“Hard choices are good, but they’re tiring,” added Urquhart. “I think this is the other thing – so if you give players a hard choice that’s hard for anybody unless you’re a complete nun or a complete psychopath… those are great to have but they have to be used sparingly. This is because the player comes out of it kind of emotionally drained and if you do that too much… it’s like playing Doom 3! It just ends up like, oh my god, stop, let me breathe. I think that’s an important part of it, and I think that’s what we focus on.

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Once a player has made a choice for it to have meaning the game itself must react, and this too is something Obsidian has proved skillful at. Where Mass Effect was more simple and clear-cut with its pulpy good-or-evil, paragon-and-renegade player agency, Obsidian’s Alpha Protocol was often more subtle, reacting to your actions in the world as well as how you spoke to people in ways that other games didn’t. A focus on how consequence echoes through the game is an enormous part of why Alpha Protocol, which in many ways was unremarkable, became a fan-favourite on Steam.

“The other thing we used to do and I think what we try to do better and better now is… consequence has a negative connotation. There’s this idea of… so, well, a consequence must be bad. No. What we mean is a reaction to what you did based upon how you did it. The player should always be ‘rewarded’ – in quotation marks – it’s not just that if you help this person you get 10 gold because you’re a good person but if you slit their throat you get all 1000 gold pieces on them,” Urquhart says.

“We need to embrace the fact that ultimately we’re telling a story, and it’s fiction, and we’re trying to tell things that have themes, and those themes will require choices… and some of those choices in modern life you would never do.”

“It’s not that – it’s more what we really, properly started doing in Alpha Protocol. So there’s an arms dealer, right – if you’re nice to him and you work with him then it means these kind of things will unfold across the rest of the game. Punch him in the face and slam his face into the bar and then another type of consequences and reactivity will happen. It’s not black or white, though. In a lot of ways it can all be rewards – it’s just different types of rewards, with the key reward being that what you get is tuned to how you as a player chose to go through that.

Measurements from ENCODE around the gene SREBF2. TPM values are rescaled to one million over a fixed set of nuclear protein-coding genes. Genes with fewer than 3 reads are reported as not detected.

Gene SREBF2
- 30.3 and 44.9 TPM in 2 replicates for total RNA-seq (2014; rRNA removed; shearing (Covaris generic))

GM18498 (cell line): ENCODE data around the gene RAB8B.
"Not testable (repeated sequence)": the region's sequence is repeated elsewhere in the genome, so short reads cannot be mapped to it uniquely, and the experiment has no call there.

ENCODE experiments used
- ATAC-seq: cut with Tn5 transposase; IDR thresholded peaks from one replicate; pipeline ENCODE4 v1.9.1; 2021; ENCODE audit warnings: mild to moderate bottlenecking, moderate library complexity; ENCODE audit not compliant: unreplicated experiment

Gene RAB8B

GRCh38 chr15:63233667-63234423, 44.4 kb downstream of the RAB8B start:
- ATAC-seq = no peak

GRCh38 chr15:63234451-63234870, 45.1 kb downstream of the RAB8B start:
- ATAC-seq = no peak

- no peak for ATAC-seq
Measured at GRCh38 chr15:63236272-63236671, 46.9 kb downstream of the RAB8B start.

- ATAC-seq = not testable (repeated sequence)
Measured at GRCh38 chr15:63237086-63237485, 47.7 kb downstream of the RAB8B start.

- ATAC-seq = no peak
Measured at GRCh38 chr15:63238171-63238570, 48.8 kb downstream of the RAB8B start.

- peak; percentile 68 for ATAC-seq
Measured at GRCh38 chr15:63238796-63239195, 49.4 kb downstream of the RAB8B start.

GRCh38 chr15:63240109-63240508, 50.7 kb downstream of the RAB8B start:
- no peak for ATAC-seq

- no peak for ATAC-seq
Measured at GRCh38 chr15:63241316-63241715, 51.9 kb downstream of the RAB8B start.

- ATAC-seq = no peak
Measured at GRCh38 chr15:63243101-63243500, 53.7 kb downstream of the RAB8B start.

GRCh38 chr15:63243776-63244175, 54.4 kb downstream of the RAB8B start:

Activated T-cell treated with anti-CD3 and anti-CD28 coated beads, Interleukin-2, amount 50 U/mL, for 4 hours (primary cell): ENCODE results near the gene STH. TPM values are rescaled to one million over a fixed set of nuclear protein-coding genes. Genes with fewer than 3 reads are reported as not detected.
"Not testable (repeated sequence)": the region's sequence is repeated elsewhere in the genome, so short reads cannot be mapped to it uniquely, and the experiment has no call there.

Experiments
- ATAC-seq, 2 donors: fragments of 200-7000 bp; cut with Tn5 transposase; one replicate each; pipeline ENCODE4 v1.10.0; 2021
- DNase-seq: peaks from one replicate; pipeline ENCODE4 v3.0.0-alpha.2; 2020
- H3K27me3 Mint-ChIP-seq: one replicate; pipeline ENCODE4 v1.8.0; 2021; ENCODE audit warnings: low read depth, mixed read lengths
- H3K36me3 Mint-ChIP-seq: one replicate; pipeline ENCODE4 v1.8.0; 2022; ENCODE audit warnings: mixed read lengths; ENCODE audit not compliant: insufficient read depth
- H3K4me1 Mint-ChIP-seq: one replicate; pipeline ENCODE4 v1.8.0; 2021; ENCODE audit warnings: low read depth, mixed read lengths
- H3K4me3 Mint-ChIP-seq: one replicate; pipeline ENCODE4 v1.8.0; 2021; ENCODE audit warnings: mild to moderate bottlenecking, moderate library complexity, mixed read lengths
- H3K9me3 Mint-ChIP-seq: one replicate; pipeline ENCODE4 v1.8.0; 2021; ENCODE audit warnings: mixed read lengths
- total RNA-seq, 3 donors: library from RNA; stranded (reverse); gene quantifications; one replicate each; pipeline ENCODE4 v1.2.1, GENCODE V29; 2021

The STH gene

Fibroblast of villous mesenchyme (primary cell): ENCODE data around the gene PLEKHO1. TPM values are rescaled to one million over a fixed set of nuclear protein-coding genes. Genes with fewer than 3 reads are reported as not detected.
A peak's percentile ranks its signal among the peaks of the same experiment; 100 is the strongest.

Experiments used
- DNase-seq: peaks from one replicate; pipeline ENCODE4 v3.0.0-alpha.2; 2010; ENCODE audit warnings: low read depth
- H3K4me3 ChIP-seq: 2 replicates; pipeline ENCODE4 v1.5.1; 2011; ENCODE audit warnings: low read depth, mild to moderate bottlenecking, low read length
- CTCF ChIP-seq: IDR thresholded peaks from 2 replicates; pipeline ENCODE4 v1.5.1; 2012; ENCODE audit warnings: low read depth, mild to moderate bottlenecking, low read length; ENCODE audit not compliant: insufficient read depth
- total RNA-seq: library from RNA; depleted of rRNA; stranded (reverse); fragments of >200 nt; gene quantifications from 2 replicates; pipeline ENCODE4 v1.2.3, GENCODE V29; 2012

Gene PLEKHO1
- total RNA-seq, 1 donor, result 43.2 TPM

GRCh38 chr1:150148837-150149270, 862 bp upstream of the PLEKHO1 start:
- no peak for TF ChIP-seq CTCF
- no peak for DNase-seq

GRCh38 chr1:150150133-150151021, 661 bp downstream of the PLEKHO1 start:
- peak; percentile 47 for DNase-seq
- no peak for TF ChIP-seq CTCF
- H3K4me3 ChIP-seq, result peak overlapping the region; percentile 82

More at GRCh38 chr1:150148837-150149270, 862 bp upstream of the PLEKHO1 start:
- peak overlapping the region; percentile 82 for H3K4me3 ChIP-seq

“That goes back to that immersion – it makes you feel like you’re in that game. If you slam his head in and he’s like ‘Alright dude!’ and then he reacts to that throughout the rest of the game and now he’s scared of you, the rewards in the game down the road, right through the game, are based on him being scared of you. I think that’s how we’ve tried to make choice as relevant and as impactful as possible.

“It’s tough. There is this modern… in our world today, not to make this about politics or anything like that, but there’s this idea of making everything so broad and so inclusive and all this and all that. That’s awesome, but I think that sometimes if we try to do that in a game it can risk flattening everything. In some ways we need to embrace the fact that ultimately we’re telling a story, and it’s fiction, and we’re trying to tell things that have themes, and we’re exploring those themes and those themes will require choices… and some of those choices in modern life you would never do. Some you’d go to jail for doing!

“That’s the difference between games and real life – it’s not meant to mimic real life, it’s meant for us to put players in these worlds and have them experience things that will be broader than real life.”